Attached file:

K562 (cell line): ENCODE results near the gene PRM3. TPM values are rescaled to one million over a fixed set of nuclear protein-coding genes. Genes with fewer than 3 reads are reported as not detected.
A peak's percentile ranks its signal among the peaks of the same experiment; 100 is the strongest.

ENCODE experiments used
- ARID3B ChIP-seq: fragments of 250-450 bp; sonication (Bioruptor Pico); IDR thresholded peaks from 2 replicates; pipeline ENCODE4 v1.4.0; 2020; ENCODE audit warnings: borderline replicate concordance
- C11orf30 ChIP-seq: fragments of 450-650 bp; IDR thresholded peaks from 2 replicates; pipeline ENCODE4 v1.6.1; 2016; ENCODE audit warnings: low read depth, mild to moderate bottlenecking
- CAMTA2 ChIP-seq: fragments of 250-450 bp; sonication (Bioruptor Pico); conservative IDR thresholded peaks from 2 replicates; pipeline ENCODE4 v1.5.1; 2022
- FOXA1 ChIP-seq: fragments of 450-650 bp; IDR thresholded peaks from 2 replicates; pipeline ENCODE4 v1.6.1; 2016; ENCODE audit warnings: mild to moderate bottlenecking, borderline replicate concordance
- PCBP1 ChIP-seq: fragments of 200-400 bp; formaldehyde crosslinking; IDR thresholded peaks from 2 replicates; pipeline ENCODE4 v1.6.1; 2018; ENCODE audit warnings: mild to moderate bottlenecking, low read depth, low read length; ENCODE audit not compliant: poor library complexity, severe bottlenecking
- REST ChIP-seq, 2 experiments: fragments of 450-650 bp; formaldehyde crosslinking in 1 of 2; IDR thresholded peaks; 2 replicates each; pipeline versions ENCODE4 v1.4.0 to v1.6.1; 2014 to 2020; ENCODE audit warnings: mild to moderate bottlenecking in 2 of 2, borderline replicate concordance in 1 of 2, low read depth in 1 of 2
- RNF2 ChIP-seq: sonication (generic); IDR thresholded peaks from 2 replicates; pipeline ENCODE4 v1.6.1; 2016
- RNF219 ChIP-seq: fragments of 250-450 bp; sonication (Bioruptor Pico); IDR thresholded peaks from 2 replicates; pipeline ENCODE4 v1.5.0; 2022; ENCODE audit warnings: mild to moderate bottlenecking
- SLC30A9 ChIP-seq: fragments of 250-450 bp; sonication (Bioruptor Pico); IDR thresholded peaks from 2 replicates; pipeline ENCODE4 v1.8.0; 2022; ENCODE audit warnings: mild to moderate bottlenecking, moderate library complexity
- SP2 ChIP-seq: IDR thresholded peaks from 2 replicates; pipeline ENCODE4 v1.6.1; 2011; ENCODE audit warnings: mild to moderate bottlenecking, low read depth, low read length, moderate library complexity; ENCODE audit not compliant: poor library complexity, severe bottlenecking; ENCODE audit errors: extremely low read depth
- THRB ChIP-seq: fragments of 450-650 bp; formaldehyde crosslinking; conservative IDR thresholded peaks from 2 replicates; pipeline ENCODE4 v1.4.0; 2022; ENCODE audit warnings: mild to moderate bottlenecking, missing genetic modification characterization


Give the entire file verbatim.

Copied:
K562 (cell line): ENCODE results near the gene PRM3. TPM values are rescaled to one million over a fixed set of nuclear protein-coding genes. Genes with fewer than 3 reads are reported as not detected.
A peak's percentile ranks its signal among the peaks of the same experiment; 100 is the strongest.

ENCODE experiments used
- ARID3B ChIP-seq: fragments of 250-450 bp; sonication (Bioruptor Pico); IDR thresholded peaks from 2 replicates; pipeline ENCODE4 v1.4.0; 2020; ENCODE audit warnings: borderline replicate concordance
- C11orf30 ChIP-seq: fragments of 450-650 bp; IDR thresholded peaks from 2 replicates; pipeline ENCODE4 v1.6.1; 2016; ENCODE audit warnings: low read depth, mild to moderate bottlenecking
- CAMTA2 ChIP-seq: fragments of 250-450 bp; sonication (Bioruptor Pico); conservative IDR thresholded peaks from 2 replicates; pipeline ENCODE4 v1.5.1; 2022
- FOXA1 ChIP-seq: fragments of 450-650 bp; IDR thresholded peaks from 2 replicates; pipeline ENCODE4 v1.6.1; 2016; ENCODE audit warnings: mild to moderate bottlenecking, borderline replicate concordance
- PCBP1 ChIP-seq: fragments of 200-400 bp; formaldehyde crosslinking; IDR thresholded peaks from 2 replicates; pipeline ENCODE4 v1.6.1; 2018; ENCODE audit warnings: mild to moderate bottlenecking, low read depth, low read length; ENCODE audit not compliant: poor library complexity, severe bottlenecking
- REST ChIP-seq, 2 experiments: fragments of 450-650 bp; formaldehyde crosslinking in 1 of 2; IDR thresholded peaks; 2 replicates each; pipeline versions ENCODE4 v1.4.0 to v1.6.1; 2014 to 2020; ENCODE audit warnings: mild to moderate bottlenecking in 2 of 2, borderline replicate concordance in 1 of 2, low read depth in 1 of 2
- RNF2 ChIP-seq: sonication (generic); IDR thresholded peaks from 2 replicates; pipeline ENCODE4 v1.6.1; 2016
- RNF219 ChIP-seq: fragments of 250-450 bp; sonication (Bioruptor Pico); IDR thresholded peaks from 2 replicates; pipeline ENCODE4 v1.5.0; 2022; ENCODE audit warnings: mild to moderate bottlenecking
- SLC30A9 ChIP-seq: fragments of 250-450 bp; sonication (Bioruptor Pico); IDR thresholded peaks from 2 replicates; pipeline ENCODE4 v1.8.0; 2022; ENCODE audit warnings: mild to moderate bottlenecking, moderate library complexity
- SP2 ChIP-seq: IDR thresholded peaks from 2 replicates; pipeline ENCODE4 v1.6.1; 2011; ENCODE audit warnings: mild to moderate bottlenecking, low read depth, low read length, moderate library complexity; ENCODE audit not compliant: poor library complexity, severe bottlenecking; ENCODE audit errors: extremely low read depth
- THRB ChIP-seq: fragments of 450-650 bp; formaldehyde crosslinking; conservative IDR thresholded peaks from 2 replicates; pipeline ENCODE4 v1.4.0; 2022; ENCODE audit warnings: mild to moderate bottlenecking, missing genetic modification characterization